Monday, December 24th, 2012
Did you ever wonder who was writing some of the ridiculous transfer stories on Goal.com? Now, we may have an answer.
The Guardian produced a rather shocking article late on Sunday, revealing that UK tax inspectors are investigating Goal.com for their widespread use of unpaid interns.
Shiva Malik reports: “The site has confirmed it uses a roster of 30 unpaid interns across seven days a week to file match reports and write other content for its UK edition. Its parent company, Perform, which is listed on the London Stock Exchange, says Goal.com attracts an average 24 million unique users a month and last year generated £4m in advertising and sponsorship revenue. Perform, which bought Goal.com for £18m in February last year, posted total revenues of £103m for 2011.”
Malik continues: “A copy of a Goal.com staff schedule seen by the Guardian appears to show between five and seven interns a day being used between 7am and midnight to file news and match reports. Perform told the Guardian it had 22 full-time staff, plus paid freelancers. Following a push last year by the deputy prime minister, Nick Clegg, HM Revenue & Customs has been stepping up its investigations into unpaid internships, especially in the fashion industry, believing they may breach national minimum wage laws. Under the National Minimum Wage Act 1998 those who work must be paid, although charities and public authorities can be exempted to take account of volunteering.”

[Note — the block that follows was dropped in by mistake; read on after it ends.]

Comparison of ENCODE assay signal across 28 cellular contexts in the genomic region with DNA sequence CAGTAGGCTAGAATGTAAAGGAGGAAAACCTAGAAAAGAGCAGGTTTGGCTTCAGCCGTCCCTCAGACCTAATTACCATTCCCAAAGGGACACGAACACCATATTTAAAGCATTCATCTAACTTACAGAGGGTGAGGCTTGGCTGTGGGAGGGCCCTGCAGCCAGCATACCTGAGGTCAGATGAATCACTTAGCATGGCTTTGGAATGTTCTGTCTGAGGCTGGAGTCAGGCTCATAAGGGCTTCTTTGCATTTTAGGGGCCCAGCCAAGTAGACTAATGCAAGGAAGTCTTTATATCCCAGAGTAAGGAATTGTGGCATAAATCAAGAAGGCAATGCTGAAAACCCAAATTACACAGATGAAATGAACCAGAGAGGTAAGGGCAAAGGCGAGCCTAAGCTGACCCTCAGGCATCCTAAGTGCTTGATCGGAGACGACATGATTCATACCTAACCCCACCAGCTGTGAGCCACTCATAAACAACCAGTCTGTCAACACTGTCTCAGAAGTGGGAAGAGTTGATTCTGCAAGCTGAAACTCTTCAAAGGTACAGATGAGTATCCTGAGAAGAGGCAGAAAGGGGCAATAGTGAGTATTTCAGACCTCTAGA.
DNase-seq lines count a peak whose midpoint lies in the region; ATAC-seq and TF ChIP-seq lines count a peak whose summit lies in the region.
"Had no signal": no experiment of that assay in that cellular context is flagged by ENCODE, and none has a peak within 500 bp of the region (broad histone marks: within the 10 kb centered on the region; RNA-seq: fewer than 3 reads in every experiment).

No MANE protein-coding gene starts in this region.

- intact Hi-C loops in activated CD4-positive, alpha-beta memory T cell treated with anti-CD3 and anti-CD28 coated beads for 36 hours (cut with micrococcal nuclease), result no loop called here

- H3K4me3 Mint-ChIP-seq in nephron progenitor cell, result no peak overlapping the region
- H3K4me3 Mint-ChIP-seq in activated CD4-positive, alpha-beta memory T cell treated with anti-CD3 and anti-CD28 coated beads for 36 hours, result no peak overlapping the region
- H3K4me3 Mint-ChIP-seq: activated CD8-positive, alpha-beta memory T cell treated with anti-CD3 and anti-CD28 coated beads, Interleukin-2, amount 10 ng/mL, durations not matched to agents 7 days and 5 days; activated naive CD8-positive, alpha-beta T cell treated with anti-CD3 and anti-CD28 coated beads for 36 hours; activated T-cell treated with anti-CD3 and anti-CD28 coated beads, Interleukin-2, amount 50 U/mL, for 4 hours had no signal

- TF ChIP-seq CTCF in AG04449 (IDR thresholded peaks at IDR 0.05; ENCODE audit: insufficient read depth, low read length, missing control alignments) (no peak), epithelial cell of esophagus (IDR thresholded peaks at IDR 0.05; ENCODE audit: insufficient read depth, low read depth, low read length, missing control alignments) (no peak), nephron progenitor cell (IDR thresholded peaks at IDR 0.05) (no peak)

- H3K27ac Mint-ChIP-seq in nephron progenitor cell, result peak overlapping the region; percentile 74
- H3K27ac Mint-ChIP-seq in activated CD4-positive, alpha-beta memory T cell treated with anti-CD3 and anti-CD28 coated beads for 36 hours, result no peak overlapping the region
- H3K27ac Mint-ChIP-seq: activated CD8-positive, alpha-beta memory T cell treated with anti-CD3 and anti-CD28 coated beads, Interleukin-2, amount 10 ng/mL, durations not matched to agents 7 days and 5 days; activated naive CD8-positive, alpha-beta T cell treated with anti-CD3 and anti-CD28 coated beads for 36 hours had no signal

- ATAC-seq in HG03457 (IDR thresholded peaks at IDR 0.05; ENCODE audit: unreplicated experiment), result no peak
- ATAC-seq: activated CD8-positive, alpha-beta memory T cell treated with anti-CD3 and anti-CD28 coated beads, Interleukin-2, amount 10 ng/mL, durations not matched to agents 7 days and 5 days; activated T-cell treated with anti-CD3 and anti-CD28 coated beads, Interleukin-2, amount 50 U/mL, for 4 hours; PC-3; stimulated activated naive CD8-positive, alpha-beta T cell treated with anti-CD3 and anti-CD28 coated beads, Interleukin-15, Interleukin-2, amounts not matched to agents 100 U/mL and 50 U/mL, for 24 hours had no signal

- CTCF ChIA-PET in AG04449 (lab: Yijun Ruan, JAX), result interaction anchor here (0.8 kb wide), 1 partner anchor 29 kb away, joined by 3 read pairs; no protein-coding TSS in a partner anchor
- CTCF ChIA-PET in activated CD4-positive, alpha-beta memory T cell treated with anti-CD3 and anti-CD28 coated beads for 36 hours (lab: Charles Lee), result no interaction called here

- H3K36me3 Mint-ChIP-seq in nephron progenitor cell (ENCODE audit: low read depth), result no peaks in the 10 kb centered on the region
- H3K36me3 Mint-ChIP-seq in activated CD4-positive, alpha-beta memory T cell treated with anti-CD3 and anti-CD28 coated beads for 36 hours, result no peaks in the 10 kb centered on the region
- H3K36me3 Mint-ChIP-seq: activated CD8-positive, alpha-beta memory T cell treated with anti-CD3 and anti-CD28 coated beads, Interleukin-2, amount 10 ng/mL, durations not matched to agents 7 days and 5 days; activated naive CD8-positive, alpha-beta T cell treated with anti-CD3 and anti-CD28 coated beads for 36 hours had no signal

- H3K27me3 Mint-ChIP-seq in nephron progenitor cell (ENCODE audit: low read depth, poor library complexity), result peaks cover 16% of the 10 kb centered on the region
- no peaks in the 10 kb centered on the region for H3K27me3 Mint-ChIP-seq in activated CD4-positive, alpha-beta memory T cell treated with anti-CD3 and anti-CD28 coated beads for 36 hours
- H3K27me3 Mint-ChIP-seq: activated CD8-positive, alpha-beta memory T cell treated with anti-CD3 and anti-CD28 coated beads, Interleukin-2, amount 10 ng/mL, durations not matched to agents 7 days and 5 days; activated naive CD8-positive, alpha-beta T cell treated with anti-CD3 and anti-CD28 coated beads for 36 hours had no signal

Quotes from “Kieron,” who interned at Goal.com, are particularly striking: ”I guess it is because sports journalism is something that is so big, so popular, so many people like me want to get into it, that any ‘in’ is fine.”
In truth, Goal.com has improved as a football website markedly in recent years. And they should be applauded for their global attitude to the game, whilst many in the UK remain blinkered to the delights of football beyond the Premier League.
Nevertheless, this use of unpaid interns damages the Goal.com brand, Perform – who are absolutely massive in video production online and the industry of football websites, which is becoming larger by the month.